As the crowded field of candidates for Jesse Jackson Jr.'s seat in Congress headed out for one last day of campaigning ahead of Tuesday's primary in Illinois' 2nd district special election, one of the contenders received some good news -- though other polls paint a different picture of the race.
According to the Daily Journal, former Congresswoman Debbie Halvorson lead the way over former state Rep. Robin Kelly in a poll of 500 likely voters in the district by a margin of 21 percent to 17 percent.
The poll was conducted between Feb. 17 and 19 by Victory Research for WCKG AM Radio and, according to pollster Rod McCulloch, indicates that $2 million worth of negative ads bankrolled by New York Mayor Michael Bloomberg's super PAC targeting Halvorson's positions on gun control and previous National Rifle Association "A" rating could be backfiring.
In polling released earlier this month in the race -- prior to the Bloomberg ads going live -- Kelly was leading Halvorson by a margin of 26 percent to 22 percent, per her campaign's internal polling, The Hill previously reported.
At that time, state Sen. Toi Hutchinson was another Democratic frontrunner in the race, but she abruptly suspended her campaign to succeed disgraced Jackson Jr. in Congress and threw her support behind Kelly last weekend. Halvorson called Hutchinson's exit "bizarre" and suggested that Hutchinson had been forced out of the contest in order to consolidate support for Kelly.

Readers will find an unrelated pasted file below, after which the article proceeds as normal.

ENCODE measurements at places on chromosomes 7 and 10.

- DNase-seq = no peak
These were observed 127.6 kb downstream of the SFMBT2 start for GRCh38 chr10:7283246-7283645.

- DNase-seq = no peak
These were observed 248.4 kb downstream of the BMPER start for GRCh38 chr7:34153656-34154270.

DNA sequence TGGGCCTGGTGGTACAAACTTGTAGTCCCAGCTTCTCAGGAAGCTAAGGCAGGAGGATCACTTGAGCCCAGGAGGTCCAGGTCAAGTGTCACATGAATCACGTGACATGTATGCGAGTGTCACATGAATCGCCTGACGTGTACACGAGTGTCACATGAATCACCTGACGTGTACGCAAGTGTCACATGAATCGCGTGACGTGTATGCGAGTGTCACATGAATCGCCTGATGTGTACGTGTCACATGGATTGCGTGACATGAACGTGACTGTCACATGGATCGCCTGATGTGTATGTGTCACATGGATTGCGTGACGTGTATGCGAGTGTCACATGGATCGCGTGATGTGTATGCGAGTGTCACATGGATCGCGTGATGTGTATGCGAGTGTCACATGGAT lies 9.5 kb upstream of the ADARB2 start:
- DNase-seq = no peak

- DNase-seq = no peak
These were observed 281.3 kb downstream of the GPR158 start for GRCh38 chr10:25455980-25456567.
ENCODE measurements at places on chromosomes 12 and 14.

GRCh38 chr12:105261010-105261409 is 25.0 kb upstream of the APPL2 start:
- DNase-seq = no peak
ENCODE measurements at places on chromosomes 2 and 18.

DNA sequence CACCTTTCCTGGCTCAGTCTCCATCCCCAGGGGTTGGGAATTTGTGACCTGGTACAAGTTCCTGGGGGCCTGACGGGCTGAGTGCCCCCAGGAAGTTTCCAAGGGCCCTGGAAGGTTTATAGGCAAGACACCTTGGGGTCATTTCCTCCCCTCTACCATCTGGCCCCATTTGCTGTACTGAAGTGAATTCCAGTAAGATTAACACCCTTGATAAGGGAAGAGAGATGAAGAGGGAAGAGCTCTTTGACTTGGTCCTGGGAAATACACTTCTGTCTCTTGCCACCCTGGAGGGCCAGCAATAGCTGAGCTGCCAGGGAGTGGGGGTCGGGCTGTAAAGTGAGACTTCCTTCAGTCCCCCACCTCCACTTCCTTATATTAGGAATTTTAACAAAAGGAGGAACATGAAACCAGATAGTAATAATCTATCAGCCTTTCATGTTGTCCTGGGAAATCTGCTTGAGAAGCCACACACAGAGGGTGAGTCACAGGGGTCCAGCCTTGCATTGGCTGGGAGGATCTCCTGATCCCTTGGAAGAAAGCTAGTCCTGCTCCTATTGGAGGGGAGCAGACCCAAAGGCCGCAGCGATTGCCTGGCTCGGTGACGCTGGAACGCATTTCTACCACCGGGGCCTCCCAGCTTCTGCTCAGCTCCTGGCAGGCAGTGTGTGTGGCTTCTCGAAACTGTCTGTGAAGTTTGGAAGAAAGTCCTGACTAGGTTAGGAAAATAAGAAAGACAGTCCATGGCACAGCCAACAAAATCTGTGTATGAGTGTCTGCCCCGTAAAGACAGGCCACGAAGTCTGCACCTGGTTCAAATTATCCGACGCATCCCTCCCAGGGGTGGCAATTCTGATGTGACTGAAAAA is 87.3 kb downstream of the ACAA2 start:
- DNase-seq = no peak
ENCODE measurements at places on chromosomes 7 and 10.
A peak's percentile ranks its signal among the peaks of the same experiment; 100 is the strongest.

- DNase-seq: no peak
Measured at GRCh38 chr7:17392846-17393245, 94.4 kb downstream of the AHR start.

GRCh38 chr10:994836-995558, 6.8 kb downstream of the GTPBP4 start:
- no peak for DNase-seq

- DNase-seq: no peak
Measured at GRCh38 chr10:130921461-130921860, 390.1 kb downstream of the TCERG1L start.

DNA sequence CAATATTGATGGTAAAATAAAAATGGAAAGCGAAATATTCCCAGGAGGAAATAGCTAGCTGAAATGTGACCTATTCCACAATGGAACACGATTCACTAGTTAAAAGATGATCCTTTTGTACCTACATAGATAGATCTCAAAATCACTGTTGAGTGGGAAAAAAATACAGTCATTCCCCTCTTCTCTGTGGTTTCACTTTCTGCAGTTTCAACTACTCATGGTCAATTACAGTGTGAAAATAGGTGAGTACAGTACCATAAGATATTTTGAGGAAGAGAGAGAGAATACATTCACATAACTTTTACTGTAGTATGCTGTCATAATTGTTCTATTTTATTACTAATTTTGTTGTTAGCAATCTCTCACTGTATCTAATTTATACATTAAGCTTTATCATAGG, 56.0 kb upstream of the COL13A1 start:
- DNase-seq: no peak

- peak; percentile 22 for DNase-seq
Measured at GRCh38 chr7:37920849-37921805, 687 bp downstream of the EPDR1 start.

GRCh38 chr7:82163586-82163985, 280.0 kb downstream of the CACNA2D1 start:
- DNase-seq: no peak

In yet another poll by We Ask America, reported Saturday by Fox Chicago, Kelly had an overwhelming lead over Halvorson -- 37 percent to 19 percent -- so recent polling in the race have varied significantly.
Hutchinson's exit from the race has essentially narrowed the field down to three contenders, all Democrats: Kelly, Halvorson and Chicago alderman Anthony Beale. While one of four Republican challengers will move onto the April 9 general election in the race, Illinois' 2nd congressional district is heavily Democratic, all but assuring whomever wins the Democratic primary of a trip to Washington.
Jackson Jr. resigned last fall from Congress ahead of his guilty plea, earlier this month, to charges that he and his wife, former Chicago alderman Sandi Jackson, colluded to illegally spend $750,000 of campaign contributions on personal items. Prior to his resignation, Jackson had been on medical leave while he received treatment for bipolar disorder at Mayo Clinic.
The race in Jackson's former congressional district, which includes the city's far South Side as well as parts of the city's south suburbs in Cook, Will and Kankakee counties, was considered to be the first major test of how the issue of gun control will impact elections following last December's tragedy at Sandy Hook Elementary School.